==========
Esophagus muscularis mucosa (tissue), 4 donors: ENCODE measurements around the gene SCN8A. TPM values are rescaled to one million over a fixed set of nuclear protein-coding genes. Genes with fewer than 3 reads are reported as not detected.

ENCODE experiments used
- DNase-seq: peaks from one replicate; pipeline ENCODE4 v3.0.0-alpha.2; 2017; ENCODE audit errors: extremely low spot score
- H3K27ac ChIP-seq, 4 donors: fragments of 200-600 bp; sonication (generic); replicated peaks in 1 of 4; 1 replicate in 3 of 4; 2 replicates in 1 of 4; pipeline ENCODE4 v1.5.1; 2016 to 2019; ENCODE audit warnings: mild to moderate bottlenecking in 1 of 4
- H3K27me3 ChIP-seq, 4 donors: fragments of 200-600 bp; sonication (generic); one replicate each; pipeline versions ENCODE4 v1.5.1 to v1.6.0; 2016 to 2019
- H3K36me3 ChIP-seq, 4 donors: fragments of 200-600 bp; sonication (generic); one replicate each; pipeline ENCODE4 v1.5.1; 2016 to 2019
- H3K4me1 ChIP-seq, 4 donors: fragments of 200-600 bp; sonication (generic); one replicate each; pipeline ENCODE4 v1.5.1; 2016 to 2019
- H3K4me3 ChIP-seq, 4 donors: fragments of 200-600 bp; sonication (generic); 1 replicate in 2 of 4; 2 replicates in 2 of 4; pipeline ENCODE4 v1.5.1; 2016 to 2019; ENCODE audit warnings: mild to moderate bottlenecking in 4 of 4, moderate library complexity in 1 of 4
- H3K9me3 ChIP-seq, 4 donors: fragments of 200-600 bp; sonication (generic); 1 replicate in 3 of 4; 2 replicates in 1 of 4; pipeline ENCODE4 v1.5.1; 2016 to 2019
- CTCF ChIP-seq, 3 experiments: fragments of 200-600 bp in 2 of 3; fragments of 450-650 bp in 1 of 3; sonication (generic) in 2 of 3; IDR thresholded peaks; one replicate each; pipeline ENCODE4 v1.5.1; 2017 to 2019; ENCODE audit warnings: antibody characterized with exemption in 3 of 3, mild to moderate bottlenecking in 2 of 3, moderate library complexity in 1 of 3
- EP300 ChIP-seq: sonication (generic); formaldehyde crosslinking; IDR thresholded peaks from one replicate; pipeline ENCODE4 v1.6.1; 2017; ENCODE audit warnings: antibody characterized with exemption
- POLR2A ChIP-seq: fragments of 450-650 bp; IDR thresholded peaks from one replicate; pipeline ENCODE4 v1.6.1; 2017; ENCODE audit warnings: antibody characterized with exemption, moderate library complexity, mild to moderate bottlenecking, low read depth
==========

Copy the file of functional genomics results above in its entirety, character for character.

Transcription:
Esophagus muscularis mucosa (tissue), 4 donors: ENCODE measurements around the gene SCN8A. TPM values are rescaled to one million over a fixed set of nuclear protein-coding genes. Genes with fewer than 3 reads are reported as not detected.

ENCODE experiments used
- DNase-seq: peaks from one replicate; pipeline ENCODE4 v3.0.0-alpha.2; 2017; ENCODE audit errors: extremely low spot score
- H3K27ac ChIP-seq, 4 donors: fragments of 200-600 bp; sonication (generic); replicated peaks in 1 of 4; 1 replicate in 3 of 4; 2 replicates in 1 of 4; pipeline ENCODE4 v1.5.1; 2016 to 2019; ENCODE audit warnings: mild to moderate bottlenecking in 1 of 4
- H3K27me3 ChIP-seq, 4 donors: fragments of 200-600 bp; sonication (generic); one replicate each; pipeline versions ENCODE4 v1.5.1 to v1.6.0; 2016 to 2019
- H3K36me3 ChIP-seq, 4 donors: fragments of 200-600 bp; sonication (generic); one replicate each; pipeline ENCODE4 v1.5.1; 2016 to 2019
- H3K4me1 ChIP-seq, 4 donors: fragments of 200-600 bp; sonication (generic); one replicate each; pipeline ENCODE4 v1.5.1; 2016 to 2019
- H3K4me3 ChIP-seq, 4 donors: fragments of 200-600 bp; sonication (generic); 1 replicate in 2 of 4; 2 replicates in 2 of 4; pipeline ENCODE4 v1.5.1; 2016 to 2019; ENCODE audit warnings: mild to moderate bottlenecking in 4 of 4, moderate library complexity in 1 of 4
- H3K9me3 ChIP-seq, 4 donors: fragments of 200-600 bp; sonication (generic); 1 replicate in 3 of 4; 2 replicates in 1 of 4; pipeline ENCODE4 v1.5.1; 2016 to 2019
- CTCF ChIP-seq, 3 experiments: fragments of 200-600 bp in 2 of 3; fragments of 450-650 bp in 1 of 3; sonication (generic) in 2 of 3; IDR thresholded peaks; one replicate each; pipeline ENCODE4 v1.5.1; 2017 to 2019; ENCODE audit warnings: antibody characterized with exemption in 3 of 3, mild to moderate bottlenecking in 2 of 3, moderate library complexity in 1 of 3
- EP300 ChIP-seq: sonication (generic); formaldehyde crosslinking; IDR thresholded peaks from one replicate; pipeline ENCODE4 v1.6.1; 2017; ENCODE audit warnings: antibody characterized with exemption
- POLR2A ChIP-seq: fragments of 450-650 bp; IDR thresholded peaks from one replicate; pipeline ENCODE4 v1.6.1; 2017; ENCODE audit warnings: antibody characterized with exemption, moderate library complexity, mild to moderate bottlenecking, low read depth